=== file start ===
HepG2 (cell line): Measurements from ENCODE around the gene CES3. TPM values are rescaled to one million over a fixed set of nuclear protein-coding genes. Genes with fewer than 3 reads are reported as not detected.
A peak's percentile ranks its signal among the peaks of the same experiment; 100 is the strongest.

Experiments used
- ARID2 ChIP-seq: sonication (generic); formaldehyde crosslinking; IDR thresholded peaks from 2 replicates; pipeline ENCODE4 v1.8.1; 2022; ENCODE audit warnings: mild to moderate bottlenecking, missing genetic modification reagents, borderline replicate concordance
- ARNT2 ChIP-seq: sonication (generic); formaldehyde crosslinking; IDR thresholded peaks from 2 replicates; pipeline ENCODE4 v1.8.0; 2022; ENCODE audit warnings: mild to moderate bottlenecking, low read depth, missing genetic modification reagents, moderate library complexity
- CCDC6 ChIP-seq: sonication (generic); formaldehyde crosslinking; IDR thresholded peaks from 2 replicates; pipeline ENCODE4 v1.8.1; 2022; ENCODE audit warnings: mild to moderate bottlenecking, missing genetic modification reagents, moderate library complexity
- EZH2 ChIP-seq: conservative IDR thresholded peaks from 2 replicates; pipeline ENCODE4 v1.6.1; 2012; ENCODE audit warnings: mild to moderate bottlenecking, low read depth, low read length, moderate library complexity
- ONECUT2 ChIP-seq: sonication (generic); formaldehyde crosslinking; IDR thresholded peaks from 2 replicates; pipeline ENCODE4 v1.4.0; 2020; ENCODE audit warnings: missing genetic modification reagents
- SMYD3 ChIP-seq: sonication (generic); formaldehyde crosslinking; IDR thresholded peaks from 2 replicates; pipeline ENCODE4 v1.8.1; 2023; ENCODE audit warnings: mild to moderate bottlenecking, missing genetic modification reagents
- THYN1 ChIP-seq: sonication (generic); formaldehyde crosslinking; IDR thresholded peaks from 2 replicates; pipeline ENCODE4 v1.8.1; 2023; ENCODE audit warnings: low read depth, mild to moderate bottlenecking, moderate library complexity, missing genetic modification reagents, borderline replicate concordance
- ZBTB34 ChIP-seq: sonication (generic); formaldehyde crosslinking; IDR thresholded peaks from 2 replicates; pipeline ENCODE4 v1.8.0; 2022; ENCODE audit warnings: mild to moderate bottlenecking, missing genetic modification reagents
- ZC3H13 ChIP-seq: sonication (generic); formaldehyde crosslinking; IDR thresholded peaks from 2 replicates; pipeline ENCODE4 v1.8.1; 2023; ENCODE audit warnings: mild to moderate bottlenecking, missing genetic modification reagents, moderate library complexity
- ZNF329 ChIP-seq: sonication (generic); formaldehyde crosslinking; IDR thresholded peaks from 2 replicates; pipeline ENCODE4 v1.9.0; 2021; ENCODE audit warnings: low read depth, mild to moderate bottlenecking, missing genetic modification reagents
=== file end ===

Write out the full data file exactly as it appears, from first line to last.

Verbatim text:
HepG2 (cell line): Measurements from ENCODE around the gene CES3. TPM values are rescaled to one million over a fixed set of nuclear protein-coding genes. Genes with fewer than 3 reads are reported as not detected.
A peak's percentile ranks its signal among the peaks of the same experiment; 100 is the strongest.

Experiments used
- ARID2 ChIP-seq: sonication (generic); formaldehyde crosslinking; IDR thresholded peaks from 2 replicates; pipeline ENCODE4 v1.8.1; 2022; ENCODE audit warnings: mild to moderate bottlenecking, missing genetic modification reagents, borderline replicate concordance
- ARNT2 ChIP-seq: sonication (generic); formaldehyde crosslinking; IDR thresholded peaks from 2 replicates; pipeline ENCODE4 v1.8.0; 2022; ENCODE audit warnings: mild to moderate bottlenecking, low read depth, missing genetic modification reagents, moderate library complexity
- CCDC6 ChIP-seq: sonication (generic); formaldehyde crosslinking; IDR thresholded peaks from 2 replicates; pipeline ENCODE4 v1.8.1; 2022; ENCODE audit warnings: mild to moderate bottlenecking, missing genetic modification reagents, moderate library complexity
- EZH2 ChIP-seq: conservative IDR thresholded peaks from 2 replicates; pipeline ENCODE4 v1.6.1; 2012; ENCODE audit warnings: mild to moderate bottlenecking, low read depth, low read length, moderate library complexity
- ONECUT2 ChIP-seq: sonication (generic); formaldehyde crosslinking; IDR thresholded peaks from 2 replicates; pipeline ENCODE4 v1.4.0; 2020; ENCODE audit warnings: missing genetic modification reagents
- SMYD3 ChIP-seq: sonication (generic); formaldehyde crosslinking; IDR thresholded peaks from 2 replicates; pipeline ENCODE4 v1.8.1; 2023; ENCODE audit warnings: mild to moderate bottlenecking, missing genetic modification reagents
- THYN1 ChIP-seq: sonication (generic); formaldehyde crosslinking; IDR thresholded peaks from 2 replicates; pipeline ENCODE4 v1.8.1; 2023; ENCODE audit warnings: low read depth, mild to moderate bottlenecking, moderate library complexity, missing genetic modification reagents, borderline replicate concordance
- ZBTB34 ChIP-seq: sonication (generic); formaldehyde crosslinking; IDR thresholded peaks from 2 replicates; pipeline ENCODE4 v1.8.0; 2022; ENCODE audit warnings: mild to moderate bottlenecking, missing genetic modification reagents
- ZC3H13 ChIP-seq: sonication (generic); formaldehyde crosslinking; IDR thresholded peaks from 2 replicates; pipeline ENCODE4 v1.8.1; 2023; ENCODE audit warnings: mild to moderate bottlenecking, missing genetic modification reagents, moderate library complexity
- ZNF329 ChIP-seq: sonication (generic); formaldehyde crosslinking; IDR thresholded peaks from 2 replicates; pipeline ENCODE4 v1.9.0; 2021; ENCODE audit warnings: low read depth, mild to moderate bottlenecking, missing genetic modification reagents